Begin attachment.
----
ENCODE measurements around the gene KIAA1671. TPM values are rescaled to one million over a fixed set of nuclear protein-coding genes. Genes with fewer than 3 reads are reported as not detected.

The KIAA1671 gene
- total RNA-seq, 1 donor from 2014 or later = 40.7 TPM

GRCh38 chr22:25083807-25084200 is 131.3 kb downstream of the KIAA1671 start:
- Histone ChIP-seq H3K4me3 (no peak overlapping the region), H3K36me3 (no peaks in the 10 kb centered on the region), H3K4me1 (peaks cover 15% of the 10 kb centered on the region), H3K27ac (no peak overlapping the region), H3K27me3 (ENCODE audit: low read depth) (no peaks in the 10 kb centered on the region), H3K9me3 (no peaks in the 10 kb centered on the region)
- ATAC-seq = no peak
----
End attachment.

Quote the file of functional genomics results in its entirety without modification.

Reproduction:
ENCODE measurements around the gene KIAA1671. TPM values are rescaled to one million over a fixed set of nuclear protein-coding genes. Genes with fewer than 3 reads are reported as not detected.

The KIAA1671 gene
- total RNA-seq, 1 donor from 2014 or later = 40.7 TPM

GRCh38 chr22:25083807-25084200 is 131.3 kb downstream of the KIAA1671 start:
- Histone ChIP-seq H3K4me3 (no peak overlapping the region), H3K36me3 (no peaks in the 10 kb centered on the region), H3K4me1 (peaks cover 15% of the 10 kb centered on the region), H3K27ac (no peak overlapping the region), H3K27me3 (ENCODE audit: low read depth) (no peaks in the 10 kb centered on the region), H3K9me3 (no peaks in the 10 kb centered on the region)
- ATAC-seq = no peak